Did you know that Lake Taupo is the result of one giant volcanic eruption some 26,000 years ago? Yep, New Zealand’s largest lake is actually the caldera of a dormant volcano. To really appreciate the size of the lake, join a boat or kayak tour from Taupo. This also allows you to check out the Maori rock carvings at Mine Bay.
If you’re up for more geothermal exploration, Orakei Korako‘s colourful silica terraces are worth a visit. Also pretty spectacular are the Huka Falls, created where the mighty Waikato river drains out of Lake Taupo through a narrow gorge, resulting in 220,000 litres of water per second (!) being pushed out of the gorge into the basin beneath the falls.
Tongariro National Park
While the most direct route gets you from Taupo to Tongariro National Park (a UNESCO World Heritage Site) in just over 100km, we recommend a detour along Desert Road, especially on a sunny day. The road cuts through the Rangipo Desert, where the landscape is just out of this world. Note: the road does get closed for short periods between May and October if road conditions get too treacherous.
The Tongariro Alpine Crossing is one of (if not THE) most popular Day Hike(s) in New Zealand. Equally stunning is a day of skiing on Mt Ruapehu’s ski fields of Whakapapa or Turoa. Either way, be aware you are on an active volcano, and eruptions can happen at any time: In September 2007, one of the valleys I had enjoyed skiing in was covered by mud the very next day, after an overnight eruption had sent a lahar down the mountain.
A lahar was also responsible for New Zealand’s worst rail disaster on Christmas Eve 1953, when the rail bridge over the Whangaehu River collapsed just as the Wellington to Auckland passenger train approached, killing more than 150 people on board. A memorial to commemorate the tragedy is just off State Highway 49, about 10km after the turn-off from Desert Road.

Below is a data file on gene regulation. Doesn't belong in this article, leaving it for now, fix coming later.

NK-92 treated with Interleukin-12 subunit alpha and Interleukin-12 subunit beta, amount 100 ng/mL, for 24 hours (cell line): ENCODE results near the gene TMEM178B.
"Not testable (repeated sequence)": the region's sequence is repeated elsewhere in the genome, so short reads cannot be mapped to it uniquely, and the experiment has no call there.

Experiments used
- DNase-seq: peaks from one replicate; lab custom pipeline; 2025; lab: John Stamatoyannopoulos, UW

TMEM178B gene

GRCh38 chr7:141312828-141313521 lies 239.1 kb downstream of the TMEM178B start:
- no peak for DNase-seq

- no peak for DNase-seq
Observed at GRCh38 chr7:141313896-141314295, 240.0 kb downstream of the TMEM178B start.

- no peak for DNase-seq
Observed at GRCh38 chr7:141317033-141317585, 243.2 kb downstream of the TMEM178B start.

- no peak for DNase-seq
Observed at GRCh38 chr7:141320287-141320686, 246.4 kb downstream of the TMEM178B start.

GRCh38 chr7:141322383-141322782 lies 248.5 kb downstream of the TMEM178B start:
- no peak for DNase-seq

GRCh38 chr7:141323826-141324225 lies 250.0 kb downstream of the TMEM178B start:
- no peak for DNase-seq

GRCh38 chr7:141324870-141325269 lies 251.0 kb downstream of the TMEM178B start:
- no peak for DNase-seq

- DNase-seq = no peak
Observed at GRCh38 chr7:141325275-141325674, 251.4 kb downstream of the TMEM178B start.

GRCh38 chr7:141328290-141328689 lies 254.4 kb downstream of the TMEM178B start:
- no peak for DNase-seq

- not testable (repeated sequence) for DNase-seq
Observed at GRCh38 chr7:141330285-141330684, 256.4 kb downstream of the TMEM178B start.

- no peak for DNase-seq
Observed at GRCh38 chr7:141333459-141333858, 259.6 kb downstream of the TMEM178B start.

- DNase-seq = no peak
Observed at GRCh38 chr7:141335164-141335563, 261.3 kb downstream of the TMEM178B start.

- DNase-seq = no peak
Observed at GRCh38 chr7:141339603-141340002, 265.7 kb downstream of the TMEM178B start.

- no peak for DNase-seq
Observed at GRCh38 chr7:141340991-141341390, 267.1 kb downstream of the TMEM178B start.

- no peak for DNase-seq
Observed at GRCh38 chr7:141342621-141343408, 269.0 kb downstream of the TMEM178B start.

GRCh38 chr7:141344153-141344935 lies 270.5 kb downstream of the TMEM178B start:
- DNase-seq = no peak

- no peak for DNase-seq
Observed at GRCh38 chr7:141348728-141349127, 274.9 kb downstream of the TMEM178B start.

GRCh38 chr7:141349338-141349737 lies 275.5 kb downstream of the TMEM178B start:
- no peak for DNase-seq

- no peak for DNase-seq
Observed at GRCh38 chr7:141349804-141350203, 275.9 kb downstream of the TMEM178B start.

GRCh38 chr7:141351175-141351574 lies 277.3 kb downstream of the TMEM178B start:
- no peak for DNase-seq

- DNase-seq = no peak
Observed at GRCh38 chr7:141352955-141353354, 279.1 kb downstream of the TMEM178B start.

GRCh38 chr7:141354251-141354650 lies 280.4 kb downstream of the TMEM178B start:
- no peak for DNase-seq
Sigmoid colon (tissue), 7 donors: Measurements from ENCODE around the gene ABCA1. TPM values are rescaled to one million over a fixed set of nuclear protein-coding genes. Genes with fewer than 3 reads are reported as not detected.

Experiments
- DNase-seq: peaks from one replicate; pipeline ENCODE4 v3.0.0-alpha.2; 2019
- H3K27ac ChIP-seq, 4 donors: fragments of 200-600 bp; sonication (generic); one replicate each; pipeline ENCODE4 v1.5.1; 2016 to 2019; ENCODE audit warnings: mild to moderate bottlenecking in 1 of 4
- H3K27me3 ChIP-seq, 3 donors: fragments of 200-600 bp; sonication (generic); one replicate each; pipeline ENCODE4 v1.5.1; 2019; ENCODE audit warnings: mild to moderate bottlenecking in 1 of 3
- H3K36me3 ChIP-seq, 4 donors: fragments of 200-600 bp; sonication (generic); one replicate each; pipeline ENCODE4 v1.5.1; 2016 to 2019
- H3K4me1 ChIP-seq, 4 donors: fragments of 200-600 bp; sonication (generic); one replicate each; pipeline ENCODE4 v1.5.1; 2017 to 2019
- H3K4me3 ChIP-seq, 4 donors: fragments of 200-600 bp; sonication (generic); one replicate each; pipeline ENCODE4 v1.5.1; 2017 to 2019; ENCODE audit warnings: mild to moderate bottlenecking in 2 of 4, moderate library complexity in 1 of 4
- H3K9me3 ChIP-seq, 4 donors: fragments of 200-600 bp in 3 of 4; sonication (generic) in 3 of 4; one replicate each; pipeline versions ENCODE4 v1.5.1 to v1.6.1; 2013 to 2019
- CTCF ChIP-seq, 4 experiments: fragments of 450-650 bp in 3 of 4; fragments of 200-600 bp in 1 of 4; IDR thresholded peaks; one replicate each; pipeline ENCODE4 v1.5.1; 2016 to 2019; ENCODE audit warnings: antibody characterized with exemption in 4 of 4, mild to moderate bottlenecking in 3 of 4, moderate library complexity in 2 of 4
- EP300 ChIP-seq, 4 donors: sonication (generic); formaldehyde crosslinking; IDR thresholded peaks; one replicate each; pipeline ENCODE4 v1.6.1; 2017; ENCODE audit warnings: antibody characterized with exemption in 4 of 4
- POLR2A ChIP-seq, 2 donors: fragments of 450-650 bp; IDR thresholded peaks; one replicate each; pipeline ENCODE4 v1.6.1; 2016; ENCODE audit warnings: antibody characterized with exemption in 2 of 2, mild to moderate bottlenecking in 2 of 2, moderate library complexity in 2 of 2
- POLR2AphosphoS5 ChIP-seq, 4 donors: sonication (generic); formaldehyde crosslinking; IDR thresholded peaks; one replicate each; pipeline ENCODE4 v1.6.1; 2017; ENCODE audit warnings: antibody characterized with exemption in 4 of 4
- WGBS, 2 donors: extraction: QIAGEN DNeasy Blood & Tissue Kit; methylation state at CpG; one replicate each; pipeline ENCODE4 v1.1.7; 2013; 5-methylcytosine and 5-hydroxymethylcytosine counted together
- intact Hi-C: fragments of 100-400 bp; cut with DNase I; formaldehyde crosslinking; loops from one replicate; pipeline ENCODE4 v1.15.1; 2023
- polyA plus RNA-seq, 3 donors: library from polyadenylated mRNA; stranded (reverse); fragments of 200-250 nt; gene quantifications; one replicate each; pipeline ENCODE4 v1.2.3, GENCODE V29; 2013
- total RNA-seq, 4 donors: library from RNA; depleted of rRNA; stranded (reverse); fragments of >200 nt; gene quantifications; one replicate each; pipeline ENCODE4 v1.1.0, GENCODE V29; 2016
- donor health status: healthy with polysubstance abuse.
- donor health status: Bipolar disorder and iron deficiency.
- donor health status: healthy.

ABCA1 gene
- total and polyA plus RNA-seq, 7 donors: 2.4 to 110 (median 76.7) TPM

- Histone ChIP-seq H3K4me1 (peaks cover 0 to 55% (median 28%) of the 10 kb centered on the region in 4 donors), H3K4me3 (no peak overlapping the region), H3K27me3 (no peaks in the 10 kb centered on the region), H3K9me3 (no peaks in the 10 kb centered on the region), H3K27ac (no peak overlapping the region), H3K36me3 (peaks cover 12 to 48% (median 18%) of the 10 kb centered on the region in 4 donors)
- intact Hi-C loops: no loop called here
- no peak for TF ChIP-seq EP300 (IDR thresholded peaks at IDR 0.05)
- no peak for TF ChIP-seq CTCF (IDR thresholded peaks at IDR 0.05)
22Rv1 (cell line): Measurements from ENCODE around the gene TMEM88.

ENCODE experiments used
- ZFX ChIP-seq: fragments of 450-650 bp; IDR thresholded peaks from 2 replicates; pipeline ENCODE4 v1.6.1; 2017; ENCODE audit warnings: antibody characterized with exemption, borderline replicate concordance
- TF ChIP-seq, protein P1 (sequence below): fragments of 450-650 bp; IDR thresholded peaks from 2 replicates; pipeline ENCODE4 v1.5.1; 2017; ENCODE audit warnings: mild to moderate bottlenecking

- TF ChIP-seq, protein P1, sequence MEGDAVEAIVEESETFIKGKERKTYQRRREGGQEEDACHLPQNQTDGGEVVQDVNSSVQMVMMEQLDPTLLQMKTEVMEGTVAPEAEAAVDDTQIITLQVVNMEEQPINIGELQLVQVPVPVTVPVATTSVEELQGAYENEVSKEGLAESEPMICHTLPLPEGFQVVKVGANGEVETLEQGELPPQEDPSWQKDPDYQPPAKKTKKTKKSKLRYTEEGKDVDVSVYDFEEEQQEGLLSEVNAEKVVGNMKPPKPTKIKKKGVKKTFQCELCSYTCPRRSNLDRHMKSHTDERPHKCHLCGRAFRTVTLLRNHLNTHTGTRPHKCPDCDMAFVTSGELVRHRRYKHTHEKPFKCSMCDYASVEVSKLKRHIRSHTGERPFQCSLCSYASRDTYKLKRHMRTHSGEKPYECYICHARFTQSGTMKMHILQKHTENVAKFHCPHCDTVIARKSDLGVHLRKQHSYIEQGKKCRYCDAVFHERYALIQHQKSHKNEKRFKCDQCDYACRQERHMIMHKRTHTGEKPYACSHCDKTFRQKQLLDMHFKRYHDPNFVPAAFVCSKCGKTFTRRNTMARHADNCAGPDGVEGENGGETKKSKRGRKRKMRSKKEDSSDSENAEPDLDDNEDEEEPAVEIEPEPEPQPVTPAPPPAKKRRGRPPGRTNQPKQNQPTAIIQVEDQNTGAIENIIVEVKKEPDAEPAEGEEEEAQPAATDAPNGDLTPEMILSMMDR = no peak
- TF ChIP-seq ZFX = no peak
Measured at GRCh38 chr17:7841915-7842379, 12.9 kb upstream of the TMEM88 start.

The glow worm caves around Waitomo are a popular tourist attraction. You can even book day tours here from Auckland. Rather than joining the hordes of tourists, we did a caving tour with Glowing Adventures, a family business that shares its very own glow worm cave with interested visitors. The property is about 20 kilometres south of the more famous caves that are on every bus tour’s itinerary.
New Plymouth and Egmont National Park
When you think of volcanoes, does a picture of a perfect cone-shaped mountain pop into your head? One of the specimens that could easily fit this description is Taranaki/Mt Egmont, which (on a clear day) can be seen from as far away as Wanganui (more than 100km away). Similar to Tongariro National Park, visitors of the Egmont National Park can enjoy awesome hikes (and a great little ski field in winter).
New Plymouth to the northwest of the mountain, is a vibrant place with a beautiful coastal walkway that just calls to be explored on foot or by bike, so make sure you check it out.
Wellington and surrounds
The capital is one of our favourite cities in New Zealand. Its harbour setting is gorgeous. The city has a ton to offer, and most of it is FREE (or cost very little):
- A free guided tour of New Zealand’s Parliament buildings (including the aptly named Beehive) gives you a glimpse into one of the world’s most progressive democracies.
- Wellington has some world-class museums and galleries, and the entry to many of them is free. As New Zealand’s national museum, visiting Te Papa (meaning ‘Our Place’ in Maori) is a MUST.
- The Town Belt, a huge green space, traverses the City and offers great hikes and mountain bike trails. We hiked up Mt Victoria for awesome 360-degree views over the city.
- Another cool (and easy) hike is along the Red Rocks Walkway where you can observe the fur seals and dolphins that love to hang out along the Northern Cook Strait shoreline.
- While not free, taking the cable car up to the Botanical Gardens and then strolling through the gardens back down to the city centre makes for an awesome half-day outing, as does a tour of the Weta Studio – a MUST for any movie buff.
Feature photo by Holger Heinze on Pixabay